The event, a celebration of Children’s Mental Health Week and Safer Internet Day, was focused on cyberbullying, the effect it can have on our mental health and the importance of being kind to each other online.

It provided an opportunity to highlight two of the programmes The Royal Foundation have created – the Heads Together campaign and it will mark the end (for now) of the three month Stop Speak Support cyberbullying campaign.

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The event brought together pupils from Ark Burlington Danes Academy and Kensington Aldridge Academy.

Kensington Aldridge Academy is a school which used to sit at the foot of Grenfell tower and was forced to close and relocate when it was caught at the centre of the devastation. Ark Burlington Danes Academy accommodated hundreds of Kensington Aldridge Academy pupils from years 7, 8 and 9, whilst their temporary school was being built on neighbouring land.

It featured Stop Speak Support campaign supporters Dan Howell, who will talk to Grace Parke, a young ambassador from The Diana Award. Following this there will be two workshops where The Vamps and Dan Howell will work with teachers and pupils to explore the Stop Speak Support Lesson plan. Finally there will be an assembly for pupils from both schools where anti bullying ambassadors and Dan Howell and The Vamps will share their stories and answer questions from the pupils.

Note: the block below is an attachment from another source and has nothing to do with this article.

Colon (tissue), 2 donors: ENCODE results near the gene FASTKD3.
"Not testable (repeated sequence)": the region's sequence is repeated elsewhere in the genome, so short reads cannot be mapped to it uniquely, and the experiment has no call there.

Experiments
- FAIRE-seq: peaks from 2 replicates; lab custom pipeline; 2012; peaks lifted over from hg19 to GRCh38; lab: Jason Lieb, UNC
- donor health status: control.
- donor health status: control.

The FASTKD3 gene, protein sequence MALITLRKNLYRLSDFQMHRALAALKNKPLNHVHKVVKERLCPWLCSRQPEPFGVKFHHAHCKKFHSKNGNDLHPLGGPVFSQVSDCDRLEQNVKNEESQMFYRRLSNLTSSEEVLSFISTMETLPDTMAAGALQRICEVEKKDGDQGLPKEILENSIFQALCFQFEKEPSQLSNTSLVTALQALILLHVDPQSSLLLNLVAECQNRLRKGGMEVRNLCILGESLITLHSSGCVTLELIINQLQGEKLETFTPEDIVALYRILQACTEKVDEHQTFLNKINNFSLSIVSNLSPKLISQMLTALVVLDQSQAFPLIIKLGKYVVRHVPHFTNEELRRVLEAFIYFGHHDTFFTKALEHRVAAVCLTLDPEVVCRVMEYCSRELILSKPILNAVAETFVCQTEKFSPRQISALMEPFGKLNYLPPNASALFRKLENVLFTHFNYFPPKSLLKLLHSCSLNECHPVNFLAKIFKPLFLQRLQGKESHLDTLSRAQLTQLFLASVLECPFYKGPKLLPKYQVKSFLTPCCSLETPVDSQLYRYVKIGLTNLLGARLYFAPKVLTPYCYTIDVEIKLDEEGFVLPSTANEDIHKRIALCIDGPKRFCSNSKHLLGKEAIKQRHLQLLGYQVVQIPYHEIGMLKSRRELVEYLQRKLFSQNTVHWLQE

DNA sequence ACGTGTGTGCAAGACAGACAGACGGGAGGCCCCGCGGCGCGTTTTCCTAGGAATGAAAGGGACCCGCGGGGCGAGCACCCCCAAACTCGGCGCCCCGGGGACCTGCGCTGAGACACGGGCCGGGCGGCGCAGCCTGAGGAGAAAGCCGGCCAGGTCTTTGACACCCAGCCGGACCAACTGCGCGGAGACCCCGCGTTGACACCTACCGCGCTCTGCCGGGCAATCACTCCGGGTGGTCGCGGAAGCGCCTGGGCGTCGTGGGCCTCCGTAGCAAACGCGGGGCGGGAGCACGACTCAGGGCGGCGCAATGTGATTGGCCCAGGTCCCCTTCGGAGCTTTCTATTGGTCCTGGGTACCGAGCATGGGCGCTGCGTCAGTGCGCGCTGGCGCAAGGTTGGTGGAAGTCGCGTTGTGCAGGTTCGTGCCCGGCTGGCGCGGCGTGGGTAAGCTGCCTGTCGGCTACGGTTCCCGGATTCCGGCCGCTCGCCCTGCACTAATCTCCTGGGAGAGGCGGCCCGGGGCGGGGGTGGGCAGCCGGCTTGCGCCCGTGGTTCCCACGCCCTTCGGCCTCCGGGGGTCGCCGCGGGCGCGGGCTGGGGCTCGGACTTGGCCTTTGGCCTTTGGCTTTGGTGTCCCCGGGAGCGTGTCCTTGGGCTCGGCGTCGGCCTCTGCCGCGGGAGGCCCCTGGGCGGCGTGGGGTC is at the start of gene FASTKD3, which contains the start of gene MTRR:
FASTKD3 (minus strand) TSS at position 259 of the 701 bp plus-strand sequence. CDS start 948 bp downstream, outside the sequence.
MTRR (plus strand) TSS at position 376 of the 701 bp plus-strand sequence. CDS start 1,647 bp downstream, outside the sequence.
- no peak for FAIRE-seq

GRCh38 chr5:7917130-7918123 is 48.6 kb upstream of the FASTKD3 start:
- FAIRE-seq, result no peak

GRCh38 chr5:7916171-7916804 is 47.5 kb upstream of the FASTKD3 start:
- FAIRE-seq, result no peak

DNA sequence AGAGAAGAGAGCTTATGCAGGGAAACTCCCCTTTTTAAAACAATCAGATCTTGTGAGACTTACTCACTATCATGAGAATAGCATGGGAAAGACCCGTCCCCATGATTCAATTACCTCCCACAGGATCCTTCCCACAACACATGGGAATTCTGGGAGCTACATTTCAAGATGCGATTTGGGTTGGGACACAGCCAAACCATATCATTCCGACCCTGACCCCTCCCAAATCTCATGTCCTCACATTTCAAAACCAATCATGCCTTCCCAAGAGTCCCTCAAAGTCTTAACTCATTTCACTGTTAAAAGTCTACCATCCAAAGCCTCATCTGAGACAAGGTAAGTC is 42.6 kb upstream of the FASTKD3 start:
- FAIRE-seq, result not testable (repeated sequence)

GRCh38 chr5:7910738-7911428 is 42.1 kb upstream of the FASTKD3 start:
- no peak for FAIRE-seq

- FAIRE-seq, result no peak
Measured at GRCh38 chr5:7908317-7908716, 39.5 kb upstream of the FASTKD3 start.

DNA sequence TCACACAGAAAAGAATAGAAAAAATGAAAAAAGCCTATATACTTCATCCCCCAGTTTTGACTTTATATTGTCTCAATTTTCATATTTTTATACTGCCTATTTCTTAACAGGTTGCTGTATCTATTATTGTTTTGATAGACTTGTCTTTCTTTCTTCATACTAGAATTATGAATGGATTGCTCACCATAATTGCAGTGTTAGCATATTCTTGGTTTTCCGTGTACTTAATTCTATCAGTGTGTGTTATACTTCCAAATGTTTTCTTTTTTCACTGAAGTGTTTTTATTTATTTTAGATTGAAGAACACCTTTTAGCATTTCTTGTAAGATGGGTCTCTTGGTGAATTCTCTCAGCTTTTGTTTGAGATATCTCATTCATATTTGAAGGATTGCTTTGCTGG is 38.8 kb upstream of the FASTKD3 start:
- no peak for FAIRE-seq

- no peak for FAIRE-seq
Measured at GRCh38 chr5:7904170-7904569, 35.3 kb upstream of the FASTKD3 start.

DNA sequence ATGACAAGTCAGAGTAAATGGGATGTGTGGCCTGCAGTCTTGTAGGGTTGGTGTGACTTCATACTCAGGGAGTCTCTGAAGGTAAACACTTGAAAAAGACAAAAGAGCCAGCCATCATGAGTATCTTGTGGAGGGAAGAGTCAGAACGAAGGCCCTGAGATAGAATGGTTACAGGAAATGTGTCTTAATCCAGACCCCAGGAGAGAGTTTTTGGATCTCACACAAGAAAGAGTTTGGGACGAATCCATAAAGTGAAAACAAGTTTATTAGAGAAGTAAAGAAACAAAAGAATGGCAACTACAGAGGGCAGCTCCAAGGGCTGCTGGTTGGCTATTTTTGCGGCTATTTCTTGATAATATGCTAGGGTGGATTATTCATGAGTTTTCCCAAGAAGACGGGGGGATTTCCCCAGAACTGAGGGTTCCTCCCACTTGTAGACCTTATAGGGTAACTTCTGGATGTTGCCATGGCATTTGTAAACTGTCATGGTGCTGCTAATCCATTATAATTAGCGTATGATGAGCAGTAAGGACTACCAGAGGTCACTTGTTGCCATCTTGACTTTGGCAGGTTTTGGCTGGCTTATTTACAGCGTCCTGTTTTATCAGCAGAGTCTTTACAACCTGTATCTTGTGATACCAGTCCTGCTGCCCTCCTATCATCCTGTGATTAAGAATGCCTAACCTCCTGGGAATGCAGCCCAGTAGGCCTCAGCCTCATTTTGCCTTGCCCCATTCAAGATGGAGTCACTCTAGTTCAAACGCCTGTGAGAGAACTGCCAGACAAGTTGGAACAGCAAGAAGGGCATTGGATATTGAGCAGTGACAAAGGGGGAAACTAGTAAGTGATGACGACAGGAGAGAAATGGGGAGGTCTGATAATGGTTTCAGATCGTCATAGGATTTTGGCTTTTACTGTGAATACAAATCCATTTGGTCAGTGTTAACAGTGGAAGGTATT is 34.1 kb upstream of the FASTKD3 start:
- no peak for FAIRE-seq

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Stop Speak Support was launched by The Duke of Cambridge earlier this year and provides a code of conduct to help young people navigate life online. Visit Stop Speak support to find out more:

You can find Stop Speak Support Cyberbullying resources available for your school here >

Heads Together is a mental health initiative spearheaded by The Duke and Duchess of Cambridge and Prince Harry, which combines a campaign to tackle stigma and change the conversation on mental health with fundraising for a series of innovative new mental health services.

Significant progress has been made to tackle stigma surrounding mental health in recent decades, but it still remains a key issue driven by negative associations, experience and language.

Through this campaign, Their Royal Highnesses have built on the great work that is already taking place across the country, to ensure that people feel comfortable with their everyday mental well being, feel able to support their friends and families through difficult times, and that stigma no longer prevents people getting the help they need.

In April 2017 Heads Together was the charity of the year for the Virgin Money London Marathon, which became the first Marathon for Mental Health raising the profile of this important issue and inspiring people to talk about their own mental health for the first time.

Learn more about Heads Together here >